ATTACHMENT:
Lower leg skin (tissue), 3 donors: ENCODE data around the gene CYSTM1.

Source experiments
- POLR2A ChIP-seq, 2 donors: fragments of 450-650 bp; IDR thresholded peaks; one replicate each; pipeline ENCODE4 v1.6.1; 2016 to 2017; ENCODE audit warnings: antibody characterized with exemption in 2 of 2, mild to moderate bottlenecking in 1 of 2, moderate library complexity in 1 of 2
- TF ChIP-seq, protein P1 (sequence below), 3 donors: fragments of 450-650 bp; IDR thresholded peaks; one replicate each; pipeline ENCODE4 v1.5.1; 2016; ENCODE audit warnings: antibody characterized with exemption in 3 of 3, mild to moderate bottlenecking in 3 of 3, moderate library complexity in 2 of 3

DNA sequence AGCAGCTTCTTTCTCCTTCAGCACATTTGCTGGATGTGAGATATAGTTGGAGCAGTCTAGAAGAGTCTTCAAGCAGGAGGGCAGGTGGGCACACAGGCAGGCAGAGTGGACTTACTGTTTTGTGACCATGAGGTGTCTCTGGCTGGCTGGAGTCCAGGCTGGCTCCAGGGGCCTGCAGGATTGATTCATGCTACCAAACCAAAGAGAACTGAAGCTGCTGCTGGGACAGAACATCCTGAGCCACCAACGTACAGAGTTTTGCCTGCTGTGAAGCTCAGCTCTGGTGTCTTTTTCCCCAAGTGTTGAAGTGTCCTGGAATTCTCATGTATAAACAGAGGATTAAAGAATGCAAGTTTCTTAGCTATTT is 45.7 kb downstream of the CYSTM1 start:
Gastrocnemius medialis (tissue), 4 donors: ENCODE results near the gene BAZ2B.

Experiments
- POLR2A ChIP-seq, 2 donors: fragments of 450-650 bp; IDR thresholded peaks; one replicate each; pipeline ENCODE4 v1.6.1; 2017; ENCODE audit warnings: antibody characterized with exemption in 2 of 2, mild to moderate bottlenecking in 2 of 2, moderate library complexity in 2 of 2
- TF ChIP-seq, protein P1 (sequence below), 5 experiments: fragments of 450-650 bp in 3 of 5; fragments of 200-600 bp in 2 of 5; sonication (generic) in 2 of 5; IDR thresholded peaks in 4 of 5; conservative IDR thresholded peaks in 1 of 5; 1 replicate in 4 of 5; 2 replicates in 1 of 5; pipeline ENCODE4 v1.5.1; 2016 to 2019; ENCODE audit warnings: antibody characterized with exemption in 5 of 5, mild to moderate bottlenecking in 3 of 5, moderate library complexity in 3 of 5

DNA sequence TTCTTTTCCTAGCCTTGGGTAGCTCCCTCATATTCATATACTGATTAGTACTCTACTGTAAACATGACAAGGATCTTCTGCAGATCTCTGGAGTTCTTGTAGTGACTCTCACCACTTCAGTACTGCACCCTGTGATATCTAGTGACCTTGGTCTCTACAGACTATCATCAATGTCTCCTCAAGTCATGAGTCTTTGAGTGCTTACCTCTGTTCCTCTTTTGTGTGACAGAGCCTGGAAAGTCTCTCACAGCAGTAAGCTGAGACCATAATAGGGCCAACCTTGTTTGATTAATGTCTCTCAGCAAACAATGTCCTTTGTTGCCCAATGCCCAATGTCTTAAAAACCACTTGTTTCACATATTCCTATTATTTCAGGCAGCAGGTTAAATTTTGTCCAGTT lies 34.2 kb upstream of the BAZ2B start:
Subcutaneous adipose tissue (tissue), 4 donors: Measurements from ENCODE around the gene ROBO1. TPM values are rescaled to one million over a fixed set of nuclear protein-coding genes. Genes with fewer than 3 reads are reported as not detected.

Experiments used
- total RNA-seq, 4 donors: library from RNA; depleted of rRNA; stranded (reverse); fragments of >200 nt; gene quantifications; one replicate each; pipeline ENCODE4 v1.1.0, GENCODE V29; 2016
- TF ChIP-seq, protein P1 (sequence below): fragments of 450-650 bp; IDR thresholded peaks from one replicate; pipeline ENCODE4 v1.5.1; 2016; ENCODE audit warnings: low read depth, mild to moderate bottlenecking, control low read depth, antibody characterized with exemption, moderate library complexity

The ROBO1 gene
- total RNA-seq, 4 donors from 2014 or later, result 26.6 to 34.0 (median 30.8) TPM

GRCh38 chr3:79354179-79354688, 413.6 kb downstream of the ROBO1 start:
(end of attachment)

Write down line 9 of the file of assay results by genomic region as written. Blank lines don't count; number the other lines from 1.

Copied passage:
- TF ChIP-seq, protein P1 (sequence below), 5 experiments: fragments of 450-650 bp in 3 of 5; fragments of 200-600 bp in 2 of 5; sonication (generic) in 2 of 5; IDR thresholded peaks in 4 of 5; conservative IDR thresholded peaks in 1 of 5; 1 replicate in 4 of 5; 2 replicates in 1 of 5; pipeline ENCODE4 v1.5.1; 2016 to 2019; ENCODE audit warnings: antibody characterized with exemption in 5 of 5, mild to moderate bottlenecking in 3 of 5, moderate library complexity in 3 of 5